Dr Chan updates us on all the need-to-know-bladder-cancer-info.
Bladder cancer is the most common malignancy involving the urinary system. It is the ninth most common malignancy worldwide. There are two broad types of bladder cancer: urothelial and non-urothelial.
Urothelial bladder cancer
This is the commonest histologic type in the Western world, consisting of more than 90% of all bladder cancer. More than 50% of patients with urothelial cancer are cigarette smokers.
Occupational exposure to the chemical carcinogen (the aromatic amines) is also another risk factor for bladder cancer. Common industries and jobs associated with these carcinogens are painters; printing, textile, carpet, dye, rubber and leather workers; hairdressers; metal workers; and operators of excavating machines.
If these workers smoke, the risk of bladder cancer increases further on top of these occupational exposure. Urothelial bladder cancer is three times more common in men than women. It is seen mainly in older adults.
Non-urothelial bladder cancers
These are more common in some parts of the world such as the Middle East, where schistosomiasis (or bilharzia) is prevalent.
Many bladder cancer patients do not die of their disease but do have multiple recurrences, and because of this, bladder cancer is the second most prevalent malignancy in adult men, after prostate cancer.
The reason for many recurrences is thought to be an effect of the entire urinary tract (the urothelium) being exposed to carcinogens that are excreted in the urine. This explains why bladder cancer can recur in another part of the urinary tract, such as the ureter or renal pelvis, and why bladder cancer is frequently multifocal. Increasing fluid intake may dilute excreted urinary carcinogens and reduce the contact time with the urothelium by frequent urination.
The bladder is predominately muscle; it stores urine and can expand and contract. When cancer first develops, it starts growing from the inner layer of the bladder (urothelium). Initially the growth is superficial and not involving the bladder muscle, a term called ‘non-muscle-invasive disease’.
If left untreated, it will then grow outwards and invade deeper into the muscle layer. We then call the cancer ‘muscle-invasive’. When this uncontrolled growth continues, it can spread to other parts of the pelvis locally, or spread to other parts of the body, such as bones, lungs, and liver (Stage IV or metastatic stage).
Clinically, patients usually present with painless haematuria (blood in the urine). They can also present with increasing urinary frequency, pain when passing urine or lower abdominal pain in advanced disease, or constantly having the urge to urinate. These symptoms are very similar to urinary infection or prostatitis, so the diagnosis is sometimes delayed, leading to more advanced stage at diagnosis and therefore, poorer survival.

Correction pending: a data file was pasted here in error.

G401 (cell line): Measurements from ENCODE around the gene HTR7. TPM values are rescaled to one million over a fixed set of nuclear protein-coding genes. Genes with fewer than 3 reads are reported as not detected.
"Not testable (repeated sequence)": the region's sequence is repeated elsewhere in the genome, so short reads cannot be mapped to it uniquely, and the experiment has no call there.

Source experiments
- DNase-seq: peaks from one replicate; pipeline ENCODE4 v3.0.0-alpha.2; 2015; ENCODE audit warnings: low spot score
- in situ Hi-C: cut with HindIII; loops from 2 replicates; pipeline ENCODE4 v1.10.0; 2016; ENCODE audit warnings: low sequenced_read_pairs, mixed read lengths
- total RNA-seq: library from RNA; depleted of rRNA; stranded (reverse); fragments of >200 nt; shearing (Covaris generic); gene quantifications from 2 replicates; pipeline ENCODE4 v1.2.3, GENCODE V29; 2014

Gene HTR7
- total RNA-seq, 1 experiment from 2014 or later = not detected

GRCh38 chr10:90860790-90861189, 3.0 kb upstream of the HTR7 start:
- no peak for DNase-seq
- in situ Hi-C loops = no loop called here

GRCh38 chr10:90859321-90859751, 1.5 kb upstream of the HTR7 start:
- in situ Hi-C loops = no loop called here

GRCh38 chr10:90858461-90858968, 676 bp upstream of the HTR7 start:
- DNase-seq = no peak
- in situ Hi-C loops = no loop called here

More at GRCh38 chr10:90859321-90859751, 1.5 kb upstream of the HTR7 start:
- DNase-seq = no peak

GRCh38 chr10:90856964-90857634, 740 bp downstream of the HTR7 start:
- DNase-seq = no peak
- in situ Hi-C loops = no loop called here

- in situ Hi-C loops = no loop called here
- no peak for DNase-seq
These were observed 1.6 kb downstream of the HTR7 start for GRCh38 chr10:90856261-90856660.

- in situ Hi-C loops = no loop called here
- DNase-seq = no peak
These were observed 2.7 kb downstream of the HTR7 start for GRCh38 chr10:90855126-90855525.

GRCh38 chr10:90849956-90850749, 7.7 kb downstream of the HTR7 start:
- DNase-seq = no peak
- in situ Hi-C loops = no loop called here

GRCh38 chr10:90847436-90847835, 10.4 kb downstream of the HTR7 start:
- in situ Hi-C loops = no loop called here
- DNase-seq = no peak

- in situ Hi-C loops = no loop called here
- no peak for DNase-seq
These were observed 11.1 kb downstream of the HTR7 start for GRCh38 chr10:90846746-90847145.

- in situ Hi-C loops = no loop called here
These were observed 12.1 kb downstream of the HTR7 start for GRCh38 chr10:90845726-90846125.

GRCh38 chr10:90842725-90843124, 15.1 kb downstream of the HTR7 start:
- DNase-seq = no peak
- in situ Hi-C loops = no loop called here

Usually, patients present to their local GP with unexplained or recurrent haematuria. They are then referred to a urologist for a full evaluation of the problem. A comprehensive urine analysis, cystoscopy, and radiological imaging will be done. A biopsy confirms the diagnosis.
Staging and treatment
After confirmation, it is vital to determine the stage of the cancer. The staging gives us the expected prognosis and it will guide treatment decision. For example, muscle-invasive disease usually means a cystectomy (complete removal of the bladder) is necessary, and pre-op chemotherapy will improve the response and cure rate of the cancer.
In Stage IV or metastatic disease, the main aim of treatment is to maintain the quality of life (palliation). At present, platinum-based chemotherapy is the standard of care. However, there are rapid developments of immunotherapy to treat bladder cancer. Available treatments include anti-PD1 and anti-PD-L1 inhibitors, such as pembrolizumab and atezolizumab.
These work by ‘correcting’ the immune system to fight the cancer. Recent research also showed that these immunotherapy work best if there is a ‘genetic defect’ within the cancer, called microsatellite instability or DNA damage repair (DDR) gene alternation.
Researchers throughout the world are busy analysing the genes within the cancer to unravel the mechanisms of why the immune system could not kill the cancer, and investigating ways to ‘switch’ the immune system back on again to fight the cancer.
Participating in immunotherapy trials for bladder cancer is available in South Africa. Be sure to ask your doctors about new treatment opportunities.
MEET OUR EXPERT – DR SZE WAI CHAN
Dr Sze Wai Chan is a medical oncologist at Sandton Oncology Centre. Her major interest is in the latest developments in cancer treatment. She is also involved in clinical research both locally and internationally.